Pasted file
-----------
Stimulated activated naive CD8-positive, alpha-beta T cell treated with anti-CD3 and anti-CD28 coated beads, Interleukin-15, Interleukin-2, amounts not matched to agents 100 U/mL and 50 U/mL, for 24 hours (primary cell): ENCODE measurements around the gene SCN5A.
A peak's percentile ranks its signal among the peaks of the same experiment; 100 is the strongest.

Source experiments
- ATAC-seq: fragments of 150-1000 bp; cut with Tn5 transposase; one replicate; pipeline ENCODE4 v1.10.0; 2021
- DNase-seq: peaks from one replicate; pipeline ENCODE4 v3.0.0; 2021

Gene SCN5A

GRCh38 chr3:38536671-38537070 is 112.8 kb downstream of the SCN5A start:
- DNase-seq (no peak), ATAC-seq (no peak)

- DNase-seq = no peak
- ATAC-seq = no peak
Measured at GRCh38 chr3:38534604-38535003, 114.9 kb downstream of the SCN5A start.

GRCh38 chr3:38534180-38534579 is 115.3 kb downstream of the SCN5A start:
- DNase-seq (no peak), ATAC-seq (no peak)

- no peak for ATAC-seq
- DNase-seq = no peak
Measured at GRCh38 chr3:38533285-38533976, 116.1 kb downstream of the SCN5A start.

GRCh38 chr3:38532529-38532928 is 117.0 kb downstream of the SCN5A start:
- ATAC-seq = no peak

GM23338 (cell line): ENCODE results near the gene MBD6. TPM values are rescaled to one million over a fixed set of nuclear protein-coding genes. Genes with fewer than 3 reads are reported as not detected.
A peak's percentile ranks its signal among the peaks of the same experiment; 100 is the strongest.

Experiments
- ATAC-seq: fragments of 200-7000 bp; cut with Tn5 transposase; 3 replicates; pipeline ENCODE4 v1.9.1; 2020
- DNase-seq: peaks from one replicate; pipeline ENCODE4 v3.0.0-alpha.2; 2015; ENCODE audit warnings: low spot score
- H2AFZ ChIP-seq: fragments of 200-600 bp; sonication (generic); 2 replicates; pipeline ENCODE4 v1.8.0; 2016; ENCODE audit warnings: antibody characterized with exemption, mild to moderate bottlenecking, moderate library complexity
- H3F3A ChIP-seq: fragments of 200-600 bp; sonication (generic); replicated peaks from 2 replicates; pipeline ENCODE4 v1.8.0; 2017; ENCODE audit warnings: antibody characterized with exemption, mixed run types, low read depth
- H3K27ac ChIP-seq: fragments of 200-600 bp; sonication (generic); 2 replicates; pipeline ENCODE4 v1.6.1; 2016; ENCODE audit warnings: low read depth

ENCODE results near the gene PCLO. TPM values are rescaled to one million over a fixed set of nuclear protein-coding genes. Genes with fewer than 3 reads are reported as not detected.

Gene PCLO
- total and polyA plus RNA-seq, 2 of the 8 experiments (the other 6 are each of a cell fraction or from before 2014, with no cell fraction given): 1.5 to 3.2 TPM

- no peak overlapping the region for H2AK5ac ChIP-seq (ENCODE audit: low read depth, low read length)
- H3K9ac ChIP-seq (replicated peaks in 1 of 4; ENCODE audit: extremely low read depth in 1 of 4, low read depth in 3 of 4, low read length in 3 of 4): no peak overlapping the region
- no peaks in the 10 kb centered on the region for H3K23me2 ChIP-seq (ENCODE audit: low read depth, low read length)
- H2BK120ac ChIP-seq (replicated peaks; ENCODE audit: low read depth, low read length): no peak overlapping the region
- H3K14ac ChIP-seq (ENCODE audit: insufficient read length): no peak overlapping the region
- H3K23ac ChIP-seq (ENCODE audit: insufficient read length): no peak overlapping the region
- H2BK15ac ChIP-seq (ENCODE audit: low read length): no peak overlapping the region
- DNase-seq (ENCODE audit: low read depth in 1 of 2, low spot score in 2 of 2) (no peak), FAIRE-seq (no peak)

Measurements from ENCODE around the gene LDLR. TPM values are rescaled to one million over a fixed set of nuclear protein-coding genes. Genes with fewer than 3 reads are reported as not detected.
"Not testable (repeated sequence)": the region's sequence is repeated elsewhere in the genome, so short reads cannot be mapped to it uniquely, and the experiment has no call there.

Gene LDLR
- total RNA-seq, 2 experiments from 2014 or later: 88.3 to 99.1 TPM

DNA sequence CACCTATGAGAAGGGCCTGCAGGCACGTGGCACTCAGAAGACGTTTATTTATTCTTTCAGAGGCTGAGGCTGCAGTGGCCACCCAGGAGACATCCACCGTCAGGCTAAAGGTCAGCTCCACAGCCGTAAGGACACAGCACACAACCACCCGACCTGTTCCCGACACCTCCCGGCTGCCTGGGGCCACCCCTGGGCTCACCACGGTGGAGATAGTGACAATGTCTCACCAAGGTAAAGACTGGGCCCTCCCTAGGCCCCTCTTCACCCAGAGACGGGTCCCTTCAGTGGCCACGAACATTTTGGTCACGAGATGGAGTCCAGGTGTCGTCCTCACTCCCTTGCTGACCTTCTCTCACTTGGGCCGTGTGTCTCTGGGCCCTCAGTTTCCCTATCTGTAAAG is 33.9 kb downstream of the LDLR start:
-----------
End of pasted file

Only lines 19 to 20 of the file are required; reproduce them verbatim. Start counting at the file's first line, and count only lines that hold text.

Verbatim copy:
GM23338 (cell line): ENCODE results near the gene MBD6. TPM values are rescaled to one million over a fixed set of nuclear protein-coding genes. Genes with fewer than 3 reads are reported as not detected.
A peak's percentile ranks its signal among the peaks of the same experiment; 100 is the strongest.